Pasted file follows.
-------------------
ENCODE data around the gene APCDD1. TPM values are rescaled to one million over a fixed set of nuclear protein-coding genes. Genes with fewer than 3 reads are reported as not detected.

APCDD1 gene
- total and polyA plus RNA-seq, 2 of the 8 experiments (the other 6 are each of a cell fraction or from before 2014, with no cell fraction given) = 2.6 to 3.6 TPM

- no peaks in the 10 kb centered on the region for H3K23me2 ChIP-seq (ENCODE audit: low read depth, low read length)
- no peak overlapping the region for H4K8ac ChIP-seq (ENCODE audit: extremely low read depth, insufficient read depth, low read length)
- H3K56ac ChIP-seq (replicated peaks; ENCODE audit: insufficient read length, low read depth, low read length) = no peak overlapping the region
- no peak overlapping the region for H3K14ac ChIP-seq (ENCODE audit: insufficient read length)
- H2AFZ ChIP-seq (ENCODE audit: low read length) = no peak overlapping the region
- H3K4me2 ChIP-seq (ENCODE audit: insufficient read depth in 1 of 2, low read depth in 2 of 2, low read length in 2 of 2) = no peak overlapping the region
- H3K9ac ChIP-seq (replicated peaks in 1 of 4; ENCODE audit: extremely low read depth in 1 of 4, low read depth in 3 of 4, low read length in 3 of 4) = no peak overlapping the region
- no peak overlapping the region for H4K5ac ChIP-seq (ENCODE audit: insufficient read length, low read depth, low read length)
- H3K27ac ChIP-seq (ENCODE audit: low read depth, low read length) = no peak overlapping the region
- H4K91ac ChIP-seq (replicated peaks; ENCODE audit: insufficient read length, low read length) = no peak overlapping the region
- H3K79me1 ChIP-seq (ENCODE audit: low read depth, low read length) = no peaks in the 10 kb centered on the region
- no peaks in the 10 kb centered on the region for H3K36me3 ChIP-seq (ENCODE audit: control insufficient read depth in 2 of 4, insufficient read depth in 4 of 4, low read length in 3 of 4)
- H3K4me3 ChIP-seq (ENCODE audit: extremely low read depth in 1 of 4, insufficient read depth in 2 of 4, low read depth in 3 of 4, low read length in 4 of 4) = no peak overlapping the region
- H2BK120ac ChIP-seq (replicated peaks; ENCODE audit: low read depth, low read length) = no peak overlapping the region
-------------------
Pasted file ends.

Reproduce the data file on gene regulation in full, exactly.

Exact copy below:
ENCODE data around the gene APCDD1. TPM values are rescaled to one million over a fixed set of nuclear protein-coding genes. Genes with fewer than 3 reads are reported as not detected.

APCDD1 gene
- total and polyA plus RNA-seq, 2 of the 8 experiments (the other 6 are each of a cell fraction or from before 2014, with no cell fraction given) = 2.6 to 3.6 TPM

- no peaks in the 10 kb centered on the region for H3K23me2 ChIP-seq (ENCODE audit: low read depth, low read length)
- no peak overlapping the region for H4K8ac ChIP-seq (ENCODE audit: extremely low read depth, insufficient read depth, low read length)
- H3K56ac ChIP-seq (replicated peaks; ENCODE audit: insufficient read length, low read depth, low read length) = no peak overlapping the region
- no peak overlapping the region for H3K14ac ChIP-seq (ENCODE audit: insufficient read length)
- H2AFZ ChIP-seq (ENCODE audit: low read length) = no peak overlapping the region
- H3K4me2 ChIP-seq (ENCODE audit: insufficient read depth in 1 of 2, low read depth in 2 of 2, low read length in 2 of 2) = no peak overlapping the region
- H3K9ac ChIP-seq (replicated peaks in 1 of 4; ENCODE audit: extremely low read depth in 1 of 4, low read depth in 3 of 4, low read length in 3 of 4) = no peak overlapping the region
- no peak overlapping the region for H4K5ac ChIP-seq (ENCODE audit: insufficient read length, low read depth, low read length)
- H3K27ac ChIP-seq (ENCODE audit: low read depth, low read length) = no peak overlapping the region
- H4K91ac ChIP-seq (replicated peaks; ENCODE audit: insufficient read length, low read length) = no peak overlapping the region
- H3K79me1 ChIP-seq (ENCODE audit: low read depth, low read length) = no peaks in the 10 kb centered on the region
- no peaks in the 10 kb centered on the region for H3K36me3 ChIP-seq (ENCODE audit: control insufficient read depth in 2 of 4, insufficient read depth in 4 of 4, low read length in 3 of 4)
- H3K4me3 ChIP-seq (ENCODE audit: extremely low read depth in 1 of 4, insufficient read depth in 2 of 4, low read depth in 3 of 4, low read length in 4 of 4) = no peak overlapping the region
- H2BK120ac ChIP-seq (replicated peaks; ENCODE audit: low read depth, low read length) = no peak overlapping the region